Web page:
The Restrepia orchid genus is a close relative of Pleurothallis. The lateral sepals are fused into a large synsepal, with a small labellum on top of it. The lateral petals often resemble antennae, and usually have a small bulge at their tips. The narrow dorsal sepal also has a bulge at its tip. They are most commonly yellow and/or red orchids, often with the colors alternating in striped patterns. The flower stem emerges from the base of the leaf, and bears a single flower. They don't bloom seasonally, as most species are equatorial; larger specimens can bloom year-round with proper care.
They sometimes form keikis at the base of the leaf, which is an easy way to propagate them.
Like most pleurothallids, they like a lot of humidity; in fact, they like more humidity than most pleurothallids. Provide 70-100% humidity; 100% is ideal. They grow as epiphytes in cloud forests in the Andes where they live up in the cloud layer and never really dry out. water whenever they approach dryness, but ideally keep the humidity high enough that they only dry out slowly, if at all. Fortunately, these orchids have a less rigid humidity requirement than most pleurothallids, so you can get away with somewhat less humid air if necessary.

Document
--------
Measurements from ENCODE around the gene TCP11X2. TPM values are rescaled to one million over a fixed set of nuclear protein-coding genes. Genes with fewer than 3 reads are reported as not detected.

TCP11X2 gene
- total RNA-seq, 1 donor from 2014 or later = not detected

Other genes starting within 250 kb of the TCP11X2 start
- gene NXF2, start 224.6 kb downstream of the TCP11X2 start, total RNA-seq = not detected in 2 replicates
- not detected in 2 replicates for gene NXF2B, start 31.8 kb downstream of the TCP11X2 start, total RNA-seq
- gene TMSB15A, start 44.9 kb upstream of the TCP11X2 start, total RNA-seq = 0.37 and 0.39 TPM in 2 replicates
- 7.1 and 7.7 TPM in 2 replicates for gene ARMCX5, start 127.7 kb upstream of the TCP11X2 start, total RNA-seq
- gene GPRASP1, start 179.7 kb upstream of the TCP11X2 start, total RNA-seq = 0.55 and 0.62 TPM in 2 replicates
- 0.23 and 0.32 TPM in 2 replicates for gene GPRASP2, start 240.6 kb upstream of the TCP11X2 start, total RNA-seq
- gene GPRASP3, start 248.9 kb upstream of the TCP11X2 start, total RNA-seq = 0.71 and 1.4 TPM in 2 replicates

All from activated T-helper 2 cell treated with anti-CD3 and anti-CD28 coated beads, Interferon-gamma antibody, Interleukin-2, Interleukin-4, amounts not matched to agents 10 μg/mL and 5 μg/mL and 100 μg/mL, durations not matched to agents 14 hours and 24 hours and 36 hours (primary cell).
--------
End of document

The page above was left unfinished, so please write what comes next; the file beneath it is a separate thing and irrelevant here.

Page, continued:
They do best with cool temperatures; for most species, 68°F (20C) is the maximum temperature I recommend, but again the temperature requirements are less rigid than for most pleurothallids. There should ideally be a 10-15°F (6-8C) drop in temperature at night.
Intermediate light, about 2000 footcandles, is reasonable. They'll also be okay with lower lighting like you'd use for a Phalaenopsis orchid. As with other pleurothallids, more light means they need cooler temperatures and vice versa.
Reasonable potting mixes for these orchids include fine fir bark, and New Zealand sphagnum moss. You can also grow them mounted on a stick or a slab of bark, with a little moss around the roots. They rapidly grow into large specimens if you keep them happy, so if you grow them mounted make sure to put them onto something large enough to accomodate this growth.
The easiest way to provide the humidity and temperature control they need is usually in an orchidarium.
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